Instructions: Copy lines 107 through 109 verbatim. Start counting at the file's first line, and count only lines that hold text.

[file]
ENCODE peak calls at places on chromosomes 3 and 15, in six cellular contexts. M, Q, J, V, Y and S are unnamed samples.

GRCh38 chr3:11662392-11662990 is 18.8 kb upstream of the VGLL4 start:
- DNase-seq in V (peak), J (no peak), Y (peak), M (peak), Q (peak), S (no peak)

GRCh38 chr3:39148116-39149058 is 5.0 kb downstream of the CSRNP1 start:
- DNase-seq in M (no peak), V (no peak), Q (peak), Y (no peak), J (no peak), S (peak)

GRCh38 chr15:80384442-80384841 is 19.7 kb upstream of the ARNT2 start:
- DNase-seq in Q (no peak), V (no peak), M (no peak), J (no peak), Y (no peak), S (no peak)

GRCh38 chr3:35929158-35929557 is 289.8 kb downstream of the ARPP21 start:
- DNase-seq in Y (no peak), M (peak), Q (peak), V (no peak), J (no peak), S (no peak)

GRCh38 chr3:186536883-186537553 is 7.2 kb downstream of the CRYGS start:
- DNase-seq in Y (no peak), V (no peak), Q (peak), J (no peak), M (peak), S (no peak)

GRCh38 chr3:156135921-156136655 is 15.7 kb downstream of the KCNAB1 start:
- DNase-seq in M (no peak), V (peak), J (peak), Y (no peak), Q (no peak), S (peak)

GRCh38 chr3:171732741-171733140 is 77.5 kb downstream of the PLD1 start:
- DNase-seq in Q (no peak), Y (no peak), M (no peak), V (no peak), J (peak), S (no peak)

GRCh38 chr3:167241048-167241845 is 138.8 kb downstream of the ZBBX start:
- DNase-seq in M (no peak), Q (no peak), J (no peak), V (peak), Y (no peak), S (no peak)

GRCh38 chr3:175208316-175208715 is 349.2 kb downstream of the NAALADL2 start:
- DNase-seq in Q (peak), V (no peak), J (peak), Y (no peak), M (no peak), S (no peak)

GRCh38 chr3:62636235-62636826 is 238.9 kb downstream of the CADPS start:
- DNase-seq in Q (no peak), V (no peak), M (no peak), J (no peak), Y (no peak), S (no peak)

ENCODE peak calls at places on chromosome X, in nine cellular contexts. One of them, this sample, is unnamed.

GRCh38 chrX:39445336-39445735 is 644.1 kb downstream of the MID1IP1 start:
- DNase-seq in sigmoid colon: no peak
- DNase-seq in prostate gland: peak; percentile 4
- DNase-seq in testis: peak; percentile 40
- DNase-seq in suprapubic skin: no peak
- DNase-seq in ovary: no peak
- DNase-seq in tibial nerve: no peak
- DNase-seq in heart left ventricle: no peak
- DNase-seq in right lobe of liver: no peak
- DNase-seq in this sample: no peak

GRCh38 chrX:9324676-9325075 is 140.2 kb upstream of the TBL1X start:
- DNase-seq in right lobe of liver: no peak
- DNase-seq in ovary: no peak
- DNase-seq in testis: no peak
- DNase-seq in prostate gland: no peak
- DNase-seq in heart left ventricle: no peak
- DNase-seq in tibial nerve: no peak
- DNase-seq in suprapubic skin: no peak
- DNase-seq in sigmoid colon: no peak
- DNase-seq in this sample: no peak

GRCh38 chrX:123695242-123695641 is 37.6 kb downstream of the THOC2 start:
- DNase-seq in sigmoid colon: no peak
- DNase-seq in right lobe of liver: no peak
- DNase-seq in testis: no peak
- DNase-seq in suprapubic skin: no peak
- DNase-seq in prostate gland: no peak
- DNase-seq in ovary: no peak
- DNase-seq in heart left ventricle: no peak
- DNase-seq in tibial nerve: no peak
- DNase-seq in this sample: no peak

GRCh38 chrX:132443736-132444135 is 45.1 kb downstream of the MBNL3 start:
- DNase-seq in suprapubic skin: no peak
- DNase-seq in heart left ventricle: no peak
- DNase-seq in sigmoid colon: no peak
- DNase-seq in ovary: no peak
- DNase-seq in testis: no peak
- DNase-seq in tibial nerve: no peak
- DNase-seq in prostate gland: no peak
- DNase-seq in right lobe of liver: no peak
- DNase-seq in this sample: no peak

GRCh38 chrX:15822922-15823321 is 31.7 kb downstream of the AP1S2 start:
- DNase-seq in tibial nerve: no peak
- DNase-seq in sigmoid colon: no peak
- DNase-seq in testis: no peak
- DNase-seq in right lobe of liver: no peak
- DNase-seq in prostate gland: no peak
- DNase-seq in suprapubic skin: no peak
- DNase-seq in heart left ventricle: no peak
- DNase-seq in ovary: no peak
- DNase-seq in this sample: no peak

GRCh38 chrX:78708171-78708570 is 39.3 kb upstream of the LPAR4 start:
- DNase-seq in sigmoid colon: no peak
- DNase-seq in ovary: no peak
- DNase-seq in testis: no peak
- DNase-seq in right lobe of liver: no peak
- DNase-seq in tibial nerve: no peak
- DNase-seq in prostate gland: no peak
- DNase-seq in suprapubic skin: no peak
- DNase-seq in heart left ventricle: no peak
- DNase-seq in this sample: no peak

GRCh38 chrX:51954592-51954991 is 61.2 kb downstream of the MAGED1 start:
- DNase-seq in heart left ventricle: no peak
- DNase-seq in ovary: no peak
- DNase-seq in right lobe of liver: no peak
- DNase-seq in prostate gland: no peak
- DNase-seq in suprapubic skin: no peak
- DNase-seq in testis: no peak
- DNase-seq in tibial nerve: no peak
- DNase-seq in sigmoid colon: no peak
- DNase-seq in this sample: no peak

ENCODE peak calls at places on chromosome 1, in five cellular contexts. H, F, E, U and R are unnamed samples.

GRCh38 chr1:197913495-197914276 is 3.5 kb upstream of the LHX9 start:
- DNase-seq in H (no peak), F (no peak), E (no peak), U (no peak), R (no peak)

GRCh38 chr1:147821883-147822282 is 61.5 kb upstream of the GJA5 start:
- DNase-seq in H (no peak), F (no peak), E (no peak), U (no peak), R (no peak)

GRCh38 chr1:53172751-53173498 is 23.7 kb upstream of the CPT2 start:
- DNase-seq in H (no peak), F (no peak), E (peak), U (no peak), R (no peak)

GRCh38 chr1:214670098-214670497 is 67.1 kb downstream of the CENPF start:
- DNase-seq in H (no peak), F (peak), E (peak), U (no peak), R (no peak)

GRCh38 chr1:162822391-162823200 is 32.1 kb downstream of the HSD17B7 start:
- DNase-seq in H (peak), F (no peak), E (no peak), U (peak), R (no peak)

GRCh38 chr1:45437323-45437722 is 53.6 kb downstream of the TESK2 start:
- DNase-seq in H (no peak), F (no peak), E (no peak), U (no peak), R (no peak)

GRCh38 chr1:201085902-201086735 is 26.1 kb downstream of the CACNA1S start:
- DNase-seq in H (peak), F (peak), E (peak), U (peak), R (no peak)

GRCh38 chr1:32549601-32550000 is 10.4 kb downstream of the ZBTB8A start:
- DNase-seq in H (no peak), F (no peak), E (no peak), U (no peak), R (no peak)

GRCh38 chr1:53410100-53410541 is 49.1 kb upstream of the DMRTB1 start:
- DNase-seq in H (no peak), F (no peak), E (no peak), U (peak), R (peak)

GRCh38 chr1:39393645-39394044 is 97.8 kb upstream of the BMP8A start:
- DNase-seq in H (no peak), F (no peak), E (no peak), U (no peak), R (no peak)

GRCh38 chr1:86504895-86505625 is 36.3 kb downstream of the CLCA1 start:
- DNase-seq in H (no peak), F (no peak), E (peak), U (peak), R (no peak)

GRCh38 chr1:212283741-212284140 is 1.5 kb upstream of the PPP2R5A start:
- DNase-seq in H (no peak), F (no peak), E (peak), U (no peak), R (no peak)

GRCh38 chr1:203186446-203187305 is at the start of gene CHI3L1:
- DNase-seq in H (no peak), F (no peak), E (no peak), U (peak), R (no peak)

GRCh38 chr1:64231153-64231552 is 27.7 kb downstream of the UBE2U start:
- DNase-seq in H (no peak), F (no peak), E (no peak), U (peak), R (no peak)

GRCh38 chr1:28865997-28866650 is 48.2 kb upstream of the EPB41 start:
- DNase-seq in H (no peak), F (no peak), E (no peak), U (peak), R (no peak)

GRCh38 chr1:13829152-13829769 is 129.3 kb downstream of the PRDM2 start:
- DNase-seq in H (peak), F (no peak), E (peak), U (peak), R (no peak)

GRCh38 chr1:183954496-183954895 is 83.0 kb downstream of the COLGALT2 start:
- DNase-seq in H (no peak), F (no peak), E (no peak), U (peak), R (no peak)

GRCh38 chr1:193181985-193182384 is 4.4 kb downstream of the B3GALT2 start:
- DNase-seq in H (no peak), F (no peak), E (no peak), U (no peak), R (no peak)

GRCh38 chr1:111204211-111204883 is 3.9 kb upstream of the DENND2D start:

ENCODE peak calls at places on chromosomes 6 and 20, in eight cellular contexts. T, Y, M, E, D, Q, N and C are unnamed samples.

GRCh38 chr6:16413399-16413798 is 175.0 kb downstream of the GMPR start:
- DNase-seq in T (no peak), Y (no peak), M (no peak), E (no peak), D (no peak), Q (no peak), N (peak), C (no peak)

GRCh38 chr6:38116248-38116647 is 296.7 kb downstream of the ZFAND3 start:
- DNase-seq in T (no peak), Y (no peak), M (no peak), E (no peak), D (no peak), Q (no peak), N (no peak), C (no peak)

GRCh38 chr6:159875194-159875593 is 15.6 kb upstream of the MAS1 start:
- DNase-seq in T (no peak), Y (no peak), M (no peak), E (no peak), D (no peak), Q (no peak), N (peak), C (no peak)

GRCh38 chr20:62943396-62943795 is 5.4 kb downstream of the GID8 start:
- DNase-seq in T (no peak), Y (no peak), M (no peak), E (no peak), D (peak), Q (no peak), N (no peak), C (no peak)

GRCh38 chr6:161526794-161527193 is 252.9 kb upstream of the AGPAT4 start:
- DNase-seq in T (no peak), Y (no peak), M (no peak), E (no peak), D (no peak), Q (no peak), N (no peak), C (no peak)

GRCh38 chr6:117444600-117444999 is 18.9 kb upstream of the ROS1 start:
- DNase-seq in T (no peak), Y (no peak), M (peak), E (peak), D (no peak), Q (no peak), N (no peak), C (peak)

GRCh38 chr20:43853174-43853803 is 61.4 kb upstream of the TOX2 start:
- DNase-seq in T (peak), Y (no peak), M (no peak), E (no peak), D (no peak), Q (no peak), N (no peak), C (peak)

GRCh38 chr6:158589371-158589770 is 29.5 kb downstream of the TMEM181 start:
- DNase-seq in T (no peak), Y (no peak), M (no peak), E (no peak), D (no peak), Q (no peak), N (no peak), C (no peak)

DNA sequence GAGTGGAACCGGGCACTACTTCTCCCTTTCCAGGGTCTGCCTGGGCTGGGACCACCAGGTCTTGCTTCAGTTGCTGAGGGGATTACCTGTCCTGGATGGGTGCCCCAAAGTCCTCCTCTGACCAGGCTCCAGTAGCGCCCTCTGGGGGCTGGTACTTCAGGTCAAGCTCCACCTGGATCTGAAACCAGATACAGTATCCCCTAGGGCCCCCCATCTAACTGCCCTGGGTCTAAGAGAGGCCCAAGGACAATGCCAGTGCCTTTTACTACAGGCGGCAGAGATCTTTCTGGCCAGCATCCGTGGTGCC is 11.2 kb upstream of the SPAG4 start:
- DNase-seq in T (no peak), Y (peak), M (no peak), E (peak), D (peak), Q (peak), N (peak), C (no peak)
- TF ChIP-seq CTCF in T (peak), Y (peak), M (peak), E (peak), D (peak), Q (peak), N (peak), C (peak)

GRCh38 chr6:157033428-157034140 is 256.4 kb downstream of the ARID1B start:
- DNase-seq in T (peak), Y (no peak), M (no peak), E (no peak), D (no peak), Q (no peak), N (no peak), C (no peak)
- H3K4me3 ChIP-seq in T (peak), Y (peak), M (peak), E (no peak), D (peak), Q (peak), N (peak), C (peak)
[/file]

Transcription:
- DNase-seq in H (peak), F (peak), E (peak), U (peak), R (no peak)

GRCh38 chr1:32549601-32550000 is 10.4 kb downstream of the ZBTB8A start:
- DNase-seq in H (no peak), F (no peak), E (no peak), U (no peak), R (no peak)